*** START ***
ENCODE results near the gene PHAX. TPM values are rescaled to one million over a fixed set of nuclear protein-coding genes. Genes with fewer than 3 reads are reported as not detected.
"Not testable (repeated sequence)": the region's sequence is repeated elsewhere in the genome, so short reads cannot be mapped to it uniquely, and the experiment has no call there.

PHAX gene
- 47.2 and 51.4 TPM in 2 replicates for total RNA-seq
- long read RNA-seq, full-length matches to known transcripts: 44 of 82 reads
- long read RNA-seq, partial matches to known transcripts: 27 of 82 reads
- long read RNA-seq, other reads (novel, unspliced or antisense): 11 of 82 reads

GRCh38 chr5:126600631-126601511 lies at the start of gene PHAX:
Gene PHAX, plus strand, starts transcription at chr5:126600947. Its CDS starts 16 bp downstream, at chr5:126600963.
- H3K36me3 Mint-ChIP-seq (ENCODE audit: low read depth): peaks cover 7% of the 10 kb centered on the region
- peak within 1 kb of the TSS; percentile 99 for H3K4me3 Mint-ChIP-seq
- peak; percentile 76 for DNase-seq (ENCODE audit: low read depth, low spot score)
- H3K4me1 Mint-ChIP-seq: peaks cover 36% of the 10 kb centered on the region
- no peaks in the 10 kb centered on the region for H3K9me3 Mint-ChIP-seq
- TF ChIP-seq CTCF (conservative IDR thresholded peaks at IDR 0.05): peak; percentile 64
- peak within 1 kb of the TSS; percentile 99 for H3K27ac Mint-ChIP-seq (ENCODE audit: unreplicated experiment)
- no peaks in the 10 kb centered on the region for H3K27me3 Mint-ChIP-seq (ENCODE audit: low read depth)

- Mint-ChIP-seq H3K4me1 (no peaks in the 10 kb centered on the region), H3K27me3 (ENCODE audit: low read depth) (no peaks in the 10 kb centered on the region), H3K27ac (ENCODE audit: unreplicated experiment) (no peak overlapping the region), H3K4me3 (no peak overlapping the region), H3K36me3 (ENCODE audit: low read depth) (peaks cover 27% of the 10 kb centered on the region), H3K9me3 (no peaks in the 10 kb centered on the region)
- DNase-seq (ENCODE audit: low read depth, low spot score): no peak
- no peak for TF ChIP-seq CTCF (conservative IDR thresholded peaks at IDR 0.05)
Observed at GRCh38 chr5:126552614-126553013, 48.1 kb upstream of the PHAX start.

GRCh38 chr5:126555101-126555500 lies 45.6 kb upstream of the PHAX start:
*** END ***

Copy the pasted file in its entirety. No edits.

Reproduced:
ENCODE results near the gene PHAX. TPM values are rescaled to one million over a fixed set of nuclear protein-coding genes. Genes with fewer than 3 reads are reported as not detected.
"Not testable (repeated sequence)": the region's sequence is repeated elsewhere in the genome, so short reads cannot be mapped to it uniquely, and the experiment has no call there.

PHAX gene
- 47.2 and 51.4 TPM in 2 replicates for total RNA-seq
- long read RNA-seq, full-length matches to known transcripts: 44 of 82 reads
- long read RNA-seq, partial matches to known transcripts: 27 of 82 reads
- long read RNA-seq, other reads (novel, unspliced or antisense): 11 of 82 reads

GRCh38 chr5:126600631-126601511 lies at the start of gene PHAX:
Gene PHAX, plus strand, starts transcription at chr5:126600947. Its CDS starts 16 bp downstream, at chr5:126600963.
- H3K36me3 Mint-ChIP-seq (ENCODE audit: low read depth): peaks cover 7% of the 10 kb centered on the region
- peak within 1 kb of the TSS; percentile 99 for H3K4me3 Mint-ChIP-seq
- peak; percentile 76 for DNase-seq (ENCODE audit: low read depth, low spot score)
- H3K4me1 Mint-ChIP-seq: peaks cover 36% of the 10 kb centered on the region
- no peaks in the 10 kb centered on the region for H3K9me3 Mint-ChIP-seq
- TF ChIP-seq CTCF (conservative IDR thresholded peaks at IDR 0.05): peak; percentile 64
- peak within 1 kb of the TSS; percentile 99 for H3K27ac Mint-ChIP-seq (ENCODE audit: unreplicated experiment)
- no peaks in the 10 kb centered on the region for H3K27me3 Mint-ChIP-seq (ENCODE audit: low read depth)

- Mint-ChIP-seq H3K4me1 (no peaks in the 10 kb centered on the region), H3K27me3 (ENCODE audit: low read depth) (no peaks in the 10 kb centered on the region), H3K27ac (ENCODE audit: unreplicated experiment) (no peak overlapping the region), H3K4me3 (no peak overlapping the region), H3K36me3 (ENCODE audit: low read depth) (peaks cover 27% of the 10 kb centered on the region), H3K9me3 (no peaks in the 10 kb centered on the region)
- DNase-seq (ENCODE audit: low read depth, low spot score): no peak
- no peak for TF ChIP-seq CTCF (conservative IDR thresholded peaks at IDR 0.05)
Observed at GRCh38 chr5:126552614-126553013, 48.1 kb upstream of the PHAX start.

GRCh38 chr5:126555101-126555500 lies 45.6 kb upstream of the PHAX start: